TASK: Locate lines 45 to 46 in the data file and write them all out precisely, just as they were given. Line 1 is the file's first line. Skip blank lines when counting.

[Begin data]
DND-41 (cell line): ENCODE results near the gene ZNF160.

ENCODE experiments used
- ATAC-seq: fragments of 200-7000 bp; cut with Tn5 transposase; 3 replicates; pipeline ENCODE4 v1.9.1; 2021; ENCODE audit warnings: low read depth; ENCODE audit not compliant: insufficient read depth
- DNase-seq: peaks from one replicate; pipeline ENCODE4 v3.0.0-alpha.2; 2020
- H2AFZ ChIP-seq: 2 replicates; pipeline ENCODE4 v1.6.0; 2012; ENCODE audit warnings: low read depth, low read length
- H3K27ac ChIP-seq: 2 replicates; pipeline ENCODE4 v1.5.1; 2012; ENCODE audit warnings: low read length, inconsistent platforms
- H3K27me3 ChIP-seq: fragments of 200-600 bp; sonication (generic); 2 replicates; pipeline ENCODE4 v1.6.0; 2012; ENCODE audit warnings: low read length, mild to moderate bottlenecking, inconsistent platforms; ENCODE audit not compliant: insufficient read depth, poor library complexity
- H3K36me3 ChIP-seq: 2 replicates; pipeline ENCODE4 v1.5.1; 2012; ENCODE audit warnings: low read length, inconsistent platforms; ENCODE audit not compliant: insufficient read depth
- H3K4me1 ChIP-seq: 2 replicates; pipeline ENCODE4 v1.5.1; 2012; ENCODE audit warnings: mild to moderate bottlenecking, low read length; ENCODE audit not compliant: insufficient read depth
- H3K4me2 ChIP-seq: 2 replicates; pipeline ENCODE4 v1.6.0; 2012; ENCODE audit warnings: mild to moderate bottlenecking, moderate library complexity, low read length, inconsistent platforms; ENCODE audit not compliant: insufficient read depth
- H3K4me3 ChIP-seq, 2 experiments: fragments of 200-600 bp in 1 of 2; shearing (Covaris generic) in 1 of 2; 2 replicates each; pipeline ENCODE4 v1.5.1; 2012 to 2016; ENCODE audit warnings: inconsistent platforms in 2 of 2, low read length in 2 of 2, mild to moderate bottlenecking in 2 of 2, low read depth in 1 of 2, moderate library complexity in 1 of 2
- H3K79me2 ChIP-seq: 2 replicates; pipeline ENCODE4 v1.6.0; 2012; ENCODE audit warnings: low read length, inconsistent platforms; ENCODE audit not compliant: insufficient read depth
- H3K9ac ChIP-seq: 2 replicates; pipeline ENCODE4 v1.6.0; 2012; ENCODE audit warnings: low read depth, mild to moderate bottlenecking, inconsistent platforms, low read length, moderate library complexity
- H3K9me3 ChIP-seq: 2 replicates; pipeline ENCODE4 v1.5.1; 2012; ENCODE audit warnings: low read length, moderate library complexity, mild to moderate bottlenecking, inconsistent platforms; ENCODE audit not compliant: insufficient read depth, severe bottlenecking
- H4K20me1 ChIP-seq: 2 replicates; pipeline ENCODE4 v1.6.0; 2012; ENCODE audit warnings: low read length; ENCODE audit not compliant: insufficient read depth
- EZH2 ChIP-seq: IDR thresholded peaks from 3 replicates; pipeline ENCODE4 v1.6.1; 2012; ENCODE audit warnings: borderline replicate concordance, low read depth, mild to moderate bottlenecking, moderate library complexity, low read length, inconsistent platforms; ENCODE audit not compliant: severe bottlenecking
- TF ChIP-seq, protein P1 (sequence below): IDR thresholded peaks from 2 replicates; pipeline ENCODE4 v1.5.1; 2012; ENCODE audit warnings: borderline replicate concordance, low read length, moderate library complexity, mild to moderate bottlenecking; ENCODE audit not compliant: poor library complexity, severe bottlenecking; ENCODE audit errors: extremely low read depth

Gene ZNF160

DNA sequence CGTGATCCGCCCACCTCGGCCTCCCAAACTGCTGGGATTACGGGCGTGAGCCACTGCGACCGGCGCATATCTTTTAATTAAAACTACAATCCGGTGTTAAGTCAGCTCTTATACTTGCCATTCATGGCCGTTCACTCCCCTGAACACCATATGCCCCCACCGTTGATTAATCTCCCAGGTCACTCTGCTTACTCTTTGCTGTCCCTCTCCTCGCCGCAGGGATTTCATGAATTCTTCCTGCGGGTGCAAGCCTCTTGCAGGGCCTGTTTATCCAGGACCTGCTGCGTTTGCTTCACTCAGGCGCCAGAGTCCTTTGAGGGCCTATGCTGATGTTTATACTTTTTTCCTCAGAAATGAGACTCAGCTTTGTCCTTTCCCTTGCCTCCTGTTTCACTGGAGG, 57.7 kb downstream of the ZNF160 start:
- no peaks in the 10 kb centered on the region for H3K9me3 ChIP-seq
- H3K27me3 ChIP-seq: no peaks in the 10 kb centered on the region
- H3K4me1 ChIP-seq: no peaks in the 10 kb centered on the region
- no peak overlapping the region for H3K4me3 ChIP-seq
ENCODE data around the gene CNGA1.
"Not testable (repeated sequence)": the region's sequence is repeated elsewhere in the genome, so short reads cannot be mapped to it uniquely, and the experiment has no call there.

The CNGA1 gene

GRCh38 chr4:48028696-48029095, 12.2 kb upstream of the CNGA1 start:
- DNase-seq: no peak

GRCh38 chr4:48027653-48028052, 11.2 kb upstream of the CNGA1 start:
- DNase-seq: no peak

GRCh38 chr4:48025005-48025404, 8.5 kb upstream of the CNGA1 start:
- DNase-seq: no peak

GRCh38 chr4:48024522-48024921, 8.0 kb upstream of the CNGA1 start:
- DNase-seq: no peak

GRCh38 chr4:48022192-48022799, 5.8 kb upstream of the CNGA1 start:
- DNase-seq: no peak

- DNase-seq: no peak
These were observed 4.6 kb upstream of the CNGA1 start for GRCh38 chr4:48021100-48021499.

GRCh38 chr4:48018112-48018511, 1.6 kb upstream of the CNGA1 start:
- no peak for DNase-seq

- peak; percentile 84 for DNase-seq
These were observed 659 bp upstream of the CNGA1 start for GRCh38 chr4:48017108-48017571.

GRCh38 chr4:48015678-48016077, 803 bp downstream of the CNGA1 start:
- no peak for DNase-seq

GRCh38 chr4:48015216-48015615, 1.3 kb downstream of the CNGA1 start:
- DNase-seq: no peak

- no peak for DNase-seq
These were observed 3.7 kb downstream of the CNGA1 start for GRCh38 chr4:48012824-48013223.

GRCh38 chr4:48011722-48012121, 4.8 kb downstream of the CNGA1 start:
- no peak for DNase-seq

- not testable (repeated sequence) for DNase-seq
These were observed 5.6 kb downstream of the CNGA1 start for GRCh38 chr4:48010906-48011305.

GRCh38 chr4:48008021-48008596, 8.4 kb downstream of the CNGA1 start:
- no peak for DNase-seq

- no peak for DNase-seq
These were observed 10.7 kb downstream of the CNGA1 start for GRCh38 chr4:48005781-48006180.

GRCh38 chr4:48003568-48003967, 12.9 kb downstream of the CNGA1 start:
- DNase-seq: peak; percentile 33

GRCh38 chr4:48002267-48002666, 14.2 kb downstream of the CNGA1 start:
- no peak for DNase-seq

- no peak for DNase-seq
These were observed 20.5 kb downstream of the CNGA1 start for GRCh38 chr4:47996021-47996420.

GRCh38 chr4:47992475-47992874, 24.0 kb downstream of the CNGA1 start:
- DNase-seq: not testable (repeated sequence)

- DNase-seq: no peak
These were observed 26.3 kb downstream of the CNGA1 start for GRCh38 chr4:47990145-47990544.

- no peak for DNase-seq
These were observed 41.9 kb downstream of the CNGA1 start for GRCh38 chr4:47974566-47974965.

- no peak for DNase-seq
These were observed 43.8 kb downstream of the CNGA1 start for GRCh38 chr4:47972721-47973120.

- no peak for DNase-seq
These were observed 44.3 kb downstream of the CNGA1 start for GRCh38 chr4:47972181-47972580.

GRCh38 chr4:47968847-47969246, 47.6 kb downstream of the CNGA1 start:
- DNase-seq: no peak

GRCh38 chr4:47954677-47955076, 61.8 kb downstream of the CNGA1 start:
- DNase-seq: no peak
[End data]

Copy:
GRCh38 chr4:48015216-48015615, 1.3 kb downstream of the CNGA1 start:
- DNase-seq: no peak